Trigeminal Neuralgia & The Role of the Neck
It means that anything that negatively affects the atlas (C1), axis (C2) or C3 vertebrae in your neck has the potential to affect the Spinal Trigeminal Nucleus and in turn, trigger the symptoms of Trigeminal Neuralgia.
Experts propose several potential mechanisms of injury, the most likely being mechanical tension. Your brain and spinal cord are protected by a thick layer of connective tissue called the dura mater (no joke, the literal translation is “one tough mother”). The dura attaches to the inside of the skull and the inside of the vertebral canal. In turn, the the dura attaches to the cord via incredibly strong ligaments called dentate ligaments (aka “toothlike ligaments” because they are shaped like shark teeth).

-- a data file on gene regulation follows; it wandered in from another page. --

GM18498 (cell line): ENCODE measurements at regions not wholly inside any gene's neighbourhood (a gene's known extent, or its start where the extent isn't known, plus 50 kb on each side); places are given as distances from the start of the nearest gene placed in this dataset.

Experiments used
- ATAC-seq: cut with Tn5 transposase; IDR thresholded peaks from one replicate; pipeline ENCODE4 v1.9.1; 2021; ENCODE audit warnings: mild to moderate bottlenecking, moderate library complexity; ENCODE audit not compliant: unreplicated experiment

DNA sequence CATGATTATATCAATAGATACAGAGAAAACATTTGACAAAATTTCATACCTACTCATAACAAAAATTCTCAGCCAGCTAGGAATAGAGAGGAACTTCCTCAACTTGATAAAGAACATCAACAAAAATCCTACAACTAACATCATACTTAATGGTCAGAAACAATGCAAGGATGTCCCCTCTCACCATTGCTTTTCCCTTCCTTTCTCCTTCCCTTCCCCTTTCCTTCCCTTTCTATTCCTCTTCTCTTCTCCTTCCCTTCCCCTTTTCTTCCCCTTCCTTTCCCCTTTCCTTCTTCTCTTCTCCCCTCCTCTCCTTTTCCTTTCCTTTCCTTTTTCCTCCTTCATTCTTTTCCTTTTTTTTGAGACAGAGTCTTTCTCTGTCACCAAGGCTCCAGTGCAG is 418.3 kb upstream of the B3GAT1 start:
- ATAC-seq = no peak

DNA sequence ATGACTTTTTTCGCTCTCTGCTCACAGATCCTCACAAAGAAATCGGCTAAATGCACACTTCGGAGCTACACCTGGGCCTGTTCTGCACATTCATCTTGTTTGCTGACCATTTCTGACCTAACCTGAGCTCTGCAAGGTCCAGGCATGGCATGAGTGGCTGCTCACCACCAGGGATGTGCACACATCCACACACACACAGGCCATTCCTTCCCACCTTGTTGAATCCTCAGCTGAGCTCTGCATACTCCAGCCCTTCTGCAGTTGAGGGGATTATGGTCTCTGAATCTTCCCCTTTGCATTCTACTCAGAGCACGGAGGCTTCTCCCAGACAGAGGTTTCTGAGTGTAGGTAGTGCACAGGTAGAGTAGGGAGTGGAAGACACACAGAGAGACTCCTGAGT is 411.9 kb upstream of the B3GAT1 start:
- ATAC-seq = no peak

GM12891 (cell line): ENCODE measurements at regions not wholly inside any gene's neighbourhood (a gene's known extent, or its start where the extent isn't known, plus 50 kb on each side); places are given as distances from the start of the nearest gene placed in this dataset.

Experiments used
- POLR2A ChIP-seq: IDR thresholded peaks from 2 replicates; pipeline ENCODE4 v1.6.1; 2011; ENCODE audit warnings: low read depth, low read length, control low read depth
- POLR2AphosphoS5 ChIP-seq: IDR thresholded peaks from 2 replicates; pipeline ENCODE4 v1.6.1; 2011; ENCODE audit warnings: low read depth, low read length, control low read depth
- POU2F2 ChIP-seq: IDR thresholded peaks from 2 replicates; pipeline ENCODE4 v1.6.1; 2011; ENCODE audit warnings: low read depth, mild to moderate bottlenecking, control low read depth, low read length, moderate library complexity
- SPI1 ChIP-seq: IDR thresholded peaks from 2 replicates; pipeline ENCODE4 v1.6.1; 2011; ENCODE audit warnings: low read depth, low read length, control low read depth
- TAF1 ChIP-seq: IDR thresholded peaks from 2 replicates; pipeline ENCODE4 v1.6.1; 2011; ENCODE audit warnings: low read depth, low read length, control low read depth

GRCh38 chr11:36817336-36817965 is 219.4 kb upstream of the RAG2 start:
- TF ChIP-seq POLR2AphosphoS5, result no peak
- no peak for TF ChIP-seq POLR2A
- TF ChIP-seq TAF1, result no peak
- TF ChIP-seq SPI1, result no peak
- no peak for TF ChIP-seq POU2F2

An astonishing fact is that the dentate ligaments in the upper neck are so strong that if there is sufficient tension on them, the brain tissue itself tears before these ligaments do!
Why are these ligaments so strong? The function of the dentate ligaments is to maintain the position of your brainstem inside your spinal canal. If these ligaments did not exist, you would compress your spinal cord every time that you moved your head.
Experts believe it is this very protective mechanism that can cause the problems associated with Trigeminal Neuralgia. Specifically, the problem involves the top three vertebrae in the neck: C1 (the atlas), C2 (the axis) and C3.